There is a price to horseback riding. More than the price of their stabling, more than the price of their feed, their maintenance and their upkeep. More than all the gold in the world.
It’s a small price at first. A wish here, a dream there. The need to touch a horse. Then, without warning, like an aggressive, malignant cancer it spreads and consumes you. Your soul, your being, your life suddenly belongs to them. To their rhythm, to their touch and their strange, quiet love which they give you in return for your heart.
I saw a piece of my friend die today. Her stallion, the golden stallion, died from a terrible disease called African Horse Sickness. It is a virus that kills horses here in Africa. You can vaccinate and pray but, inevitably, it will strike and you will be left to the mercy of fate. Your horse will die or your horse will live.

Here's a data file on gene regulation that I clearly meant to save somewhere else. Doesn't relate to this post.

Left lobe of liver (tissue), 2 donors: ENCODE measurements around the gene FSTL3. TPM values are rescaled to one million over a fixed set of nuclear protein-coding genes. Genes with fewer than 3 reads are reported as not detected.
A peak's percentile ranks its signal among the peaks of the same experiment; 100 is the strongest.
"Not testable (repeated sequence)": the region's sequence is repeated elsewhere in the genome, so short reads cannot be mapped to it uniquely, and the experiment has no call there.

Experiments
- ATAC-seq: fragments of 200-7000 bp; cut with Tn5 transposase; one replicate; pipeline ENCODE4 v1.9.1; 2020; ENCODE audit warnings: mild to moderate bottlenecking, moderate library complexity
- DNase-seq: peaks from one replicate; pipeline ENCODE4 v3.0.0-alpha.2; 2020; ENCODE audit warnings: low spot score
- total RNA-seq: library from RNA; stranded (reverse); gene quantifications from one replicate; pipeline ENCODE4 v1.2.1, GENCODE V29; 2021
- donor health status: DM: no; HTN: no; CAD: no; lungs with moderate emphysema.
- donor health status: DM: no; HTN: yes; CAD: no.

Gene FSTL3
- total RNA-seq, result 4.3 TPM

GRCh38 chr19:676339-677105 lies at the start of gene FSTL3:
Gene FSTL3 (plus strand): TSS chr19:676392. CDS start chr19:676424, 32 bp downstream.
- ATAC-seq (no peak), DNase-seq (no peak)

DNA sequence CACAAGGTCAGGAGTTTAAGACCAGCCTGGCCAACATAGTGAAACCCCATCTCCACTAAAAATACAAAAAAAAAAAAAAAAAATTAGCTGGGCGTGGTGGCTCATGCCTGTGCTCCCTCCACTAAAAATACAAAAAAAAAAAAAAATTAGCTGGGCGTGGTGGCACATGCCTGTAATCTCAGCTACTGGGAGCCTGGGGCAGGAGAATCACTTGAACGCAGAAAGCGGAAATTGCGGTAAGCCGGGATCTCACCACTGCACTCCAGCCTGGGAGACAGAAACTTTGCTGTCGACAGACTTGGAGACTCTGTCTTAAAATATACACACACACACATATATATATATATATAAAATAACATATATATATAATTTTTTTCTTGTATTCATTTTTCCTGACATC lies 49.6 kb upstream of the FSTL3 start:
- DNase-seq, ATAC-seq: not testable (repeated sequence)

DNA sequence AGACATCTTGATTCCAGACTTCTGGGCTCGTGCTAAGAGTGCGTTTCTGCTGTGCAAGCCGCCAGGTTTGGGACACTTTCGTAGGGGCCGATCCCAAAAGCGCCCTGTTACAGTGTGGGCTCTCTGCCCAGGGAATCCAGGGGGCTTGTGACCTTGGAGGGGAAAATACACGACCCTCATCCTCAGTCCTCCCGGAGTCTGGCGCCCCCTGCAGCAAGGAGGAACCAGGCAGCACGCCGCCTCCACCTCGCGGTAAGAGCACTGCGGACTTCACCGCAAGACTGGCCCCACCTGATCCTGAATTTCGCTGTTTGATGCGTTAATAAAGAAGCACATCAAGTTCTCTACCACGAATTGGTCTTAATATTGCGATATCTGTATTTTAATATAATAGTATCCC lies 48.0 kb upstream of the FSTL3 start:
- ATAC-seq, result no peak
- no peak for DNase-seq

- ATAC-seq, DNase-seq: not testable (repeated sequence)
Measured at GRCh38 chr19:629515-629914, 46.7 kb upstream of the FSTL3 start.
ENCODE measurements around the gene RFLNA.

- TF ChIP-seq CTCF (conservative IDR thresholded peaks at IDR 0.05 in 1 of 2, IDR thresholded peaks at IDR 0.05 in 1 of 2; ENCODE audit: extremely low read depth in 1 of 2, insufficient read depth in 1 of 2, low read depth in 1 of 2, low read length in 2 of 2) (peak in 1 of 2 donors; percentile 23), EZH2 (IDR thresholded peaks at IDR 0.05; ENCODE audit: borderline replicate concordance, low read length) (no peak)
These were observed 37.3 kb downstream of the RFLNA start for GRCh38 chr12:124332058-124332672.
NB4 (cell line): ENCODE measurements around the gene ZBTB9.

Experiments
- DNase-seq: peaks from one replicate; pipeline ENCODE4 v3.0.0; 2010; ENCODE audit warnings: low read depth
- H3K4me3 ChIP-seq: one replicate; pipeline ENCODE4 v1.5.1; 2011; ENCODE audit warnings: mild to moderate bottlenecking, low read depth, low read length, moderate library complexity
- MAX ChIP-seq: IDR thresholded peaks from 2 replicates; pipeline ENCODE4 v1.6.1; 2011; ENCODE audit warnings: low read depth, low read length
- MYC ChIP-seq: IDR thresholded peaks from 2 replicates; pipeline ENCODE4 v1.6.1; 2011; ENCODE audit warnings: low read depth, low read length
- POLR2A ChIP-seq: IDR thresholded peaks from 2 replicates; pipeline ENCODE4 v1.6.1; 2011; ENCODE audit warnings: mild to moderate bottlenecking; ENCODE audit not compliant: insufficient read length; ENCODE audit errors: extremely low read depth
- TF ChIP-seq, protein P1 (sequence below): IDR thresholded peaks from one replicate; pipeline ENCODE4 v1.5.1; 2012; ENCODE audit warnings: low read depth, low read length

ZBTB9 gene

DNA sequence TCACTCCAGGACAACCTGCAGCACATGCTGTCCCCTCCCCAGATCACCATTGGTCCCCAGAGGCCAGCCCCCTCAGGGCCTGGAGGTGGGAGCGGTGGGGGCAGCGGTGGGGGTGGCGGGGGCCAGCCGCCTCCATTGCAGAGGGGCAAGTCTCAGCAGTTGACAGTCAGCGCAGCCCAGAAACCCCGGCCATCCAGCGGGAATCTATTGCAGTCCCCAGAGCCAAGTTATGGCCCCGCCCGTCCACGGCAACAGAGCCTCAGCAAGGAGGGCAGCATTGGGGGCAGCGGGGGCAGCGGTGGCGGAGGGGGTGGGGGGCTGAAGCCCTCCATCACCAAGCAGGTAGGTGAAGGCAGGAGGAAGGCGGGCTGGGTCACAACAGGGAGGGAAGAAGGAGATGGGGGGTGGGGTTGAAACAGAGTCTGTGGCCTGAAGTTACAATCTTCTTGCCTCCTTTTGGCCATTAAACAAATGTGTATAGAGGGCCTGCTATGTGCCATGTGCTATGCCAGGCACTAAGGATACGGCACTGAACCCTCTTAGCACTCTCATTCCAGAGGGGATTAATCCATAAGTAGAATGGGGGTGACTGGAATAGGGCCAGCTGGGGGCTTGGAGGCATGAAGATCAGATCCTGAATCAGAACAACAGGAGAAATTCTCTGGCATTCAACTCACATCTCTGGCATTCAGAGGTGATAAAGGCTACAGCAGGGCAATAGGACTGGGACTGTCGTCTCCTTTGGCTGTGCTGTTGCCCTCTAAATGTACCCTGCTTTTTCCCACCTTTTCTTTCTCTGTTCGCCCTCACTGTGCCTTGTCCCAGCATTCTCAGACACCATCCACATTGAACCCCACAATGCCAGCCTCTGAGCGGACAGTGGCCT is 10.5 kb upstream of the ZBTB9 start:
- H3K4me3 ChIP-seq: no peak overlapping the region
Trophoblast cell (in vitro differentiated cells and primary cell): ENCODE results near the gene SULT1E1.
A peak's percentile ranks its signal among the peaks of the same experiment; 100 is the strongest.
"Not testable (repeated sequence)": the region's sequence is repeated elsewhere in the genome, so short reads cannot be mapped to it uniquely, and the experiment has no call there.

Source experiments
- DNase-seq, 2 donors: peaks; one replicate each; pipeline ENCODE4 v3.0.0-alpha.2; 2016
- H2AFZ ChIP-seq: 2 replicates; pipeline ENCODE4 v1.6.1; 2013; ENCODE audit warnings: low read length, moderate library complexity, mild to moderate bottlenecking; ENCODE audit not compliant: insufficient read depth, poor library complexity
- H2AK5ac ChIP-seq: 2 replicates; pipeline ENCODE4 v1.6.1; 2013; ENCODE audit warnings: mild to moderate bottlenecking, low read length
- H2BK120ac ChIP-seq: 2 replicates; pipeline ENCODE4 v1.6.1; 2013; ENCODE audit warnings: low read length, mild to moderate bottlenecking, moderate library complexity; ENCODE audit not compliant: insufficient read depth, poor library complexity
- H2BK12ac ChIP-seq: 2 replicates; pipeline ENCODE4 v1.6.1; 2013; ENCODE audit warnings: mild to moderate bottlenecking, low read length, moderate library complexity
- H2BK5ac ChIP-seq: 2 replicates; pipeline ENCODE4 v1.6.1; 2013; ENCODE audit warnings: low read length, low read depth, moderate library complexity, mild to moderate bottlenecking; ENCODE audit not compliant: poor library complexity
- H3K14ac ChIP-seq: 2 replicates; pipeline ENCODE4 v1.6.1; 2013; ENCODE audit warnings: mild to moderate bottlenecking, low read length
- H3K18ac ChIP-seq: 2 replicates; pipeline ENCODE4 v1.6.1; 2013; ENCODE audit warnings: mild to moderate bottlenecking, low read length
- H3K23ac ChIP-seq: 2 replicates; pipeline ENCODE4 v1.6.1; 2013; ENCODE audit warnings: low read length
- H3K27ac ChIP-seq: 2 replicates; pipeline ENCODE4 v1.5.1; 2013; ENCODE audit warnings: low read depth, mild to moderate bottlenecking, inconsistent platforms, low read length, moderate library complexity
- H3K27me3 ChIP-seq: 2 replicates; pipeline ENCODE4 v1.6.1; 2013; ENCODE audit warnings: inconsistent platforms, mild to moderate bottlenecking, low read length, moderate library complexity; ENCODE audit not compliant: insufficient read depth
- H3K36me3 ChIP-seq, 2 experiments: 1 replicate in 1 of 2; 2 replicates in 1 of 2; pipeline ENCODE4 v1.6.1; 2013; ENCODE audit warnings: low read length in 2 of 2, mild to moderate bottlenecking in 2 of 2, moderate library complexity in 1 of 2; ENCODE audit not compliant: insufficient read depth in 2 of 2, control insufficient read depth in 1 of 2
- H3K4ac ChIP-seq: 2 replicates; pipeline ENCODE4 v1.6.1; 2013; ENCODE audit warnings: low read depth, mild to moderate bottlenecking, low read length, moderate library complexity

If he lives, you know you’re safe for another year but if he dies, you die and the world ends. For second, for a minute and in a sense for the lifetime that you were with him.
I lost my first horse years ago, and carry that sorrow with me to this day, like parcel of pain, wrapped up to try and conceal the impact of it. I was aware of it tonight, as I listened to my friend sob in a way nobody else could understand. It’s what it sounds like when someone has lost a part of themselves which they will never get back. A heart beat, a spark of love, a piece of soul – forever gone.